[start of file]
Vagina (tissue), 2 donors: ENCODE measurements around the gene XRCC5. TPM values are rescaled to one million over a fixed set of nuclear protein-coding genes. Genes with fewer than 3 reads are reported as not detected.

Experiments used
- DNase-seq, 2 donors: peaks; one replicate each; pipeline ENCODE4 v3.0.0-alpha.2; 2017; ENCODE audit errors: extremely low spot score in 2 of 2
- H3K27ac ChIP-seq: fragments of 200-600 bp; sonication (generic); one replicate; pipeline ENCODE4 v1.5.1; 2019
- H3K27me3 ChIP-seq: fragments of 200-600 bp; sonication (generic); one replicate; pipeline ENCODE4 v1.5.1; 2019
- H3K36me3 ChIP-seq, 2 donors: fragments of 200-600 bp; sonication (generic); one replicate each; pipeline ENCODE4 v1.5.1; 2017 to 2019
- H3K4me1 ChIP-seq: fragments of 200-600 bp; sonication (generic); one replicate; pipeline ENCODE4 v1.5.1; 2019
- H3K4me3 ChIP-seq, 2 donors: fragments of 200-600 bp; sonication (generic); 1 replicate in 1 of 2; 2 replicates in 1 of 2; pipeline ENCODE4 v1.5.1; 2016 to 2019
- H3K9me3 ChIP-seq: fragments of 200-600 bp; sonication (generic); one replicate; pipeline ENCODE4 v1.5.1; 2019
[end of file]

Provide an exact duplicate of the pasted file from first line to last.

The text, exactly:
Vagina (tissue), 2 donors: ENCODE measurements around the gene XRCC5. TPM values are rescaled to one million over a fixed set of nuclear protein-coding genes. Genes with fewer than 3 reads are reported as not detected.

Experiments used
- DNase-seq, 2 donors: peaks; one replicate each; pipeline ENCODE4 v3.0.0-alpha.2; 2017; ENCODE audit errors: extremely low spot score in 2 of 2
- H3K27ac ChIP-seq: fragments of 200-600 bp; sonication (generic); one replicate; pipeline ENCODE4 v1.5.1; 2019
- H3K27me3 ChIP-seq: fragments of 200-600 bp; sonication (generic); one replicate; pipeline ENCODE4 v1.5.1; 2019
- H3K36me3 ChIP-seq, 2 donors: fragments of 200-600 bp; sonication (generic); one replicate each; pipeline ENCODE4 v1.5.1; 2017 to 2019
- H3K4me1 ChIP-seq: fragments of 200-600 bp; sonication (generic); one replicate; pipeline ENCODE4 v1.5.1; 2019
- H3K4me3 ChIP-seq, 2 donors: fragments of 200-600 bp; sonication (generic); 1 replicate in 1 of 2; 2 replicates in 1 of 2; pipeline ENCODE4 v1.5.1; 2016 to 2019
- H3K9me3 ChIP-seq: fragments of 200-600 bp; sonication (generic); one replicate; pipeline ENCODE4 v1.5.1; 2019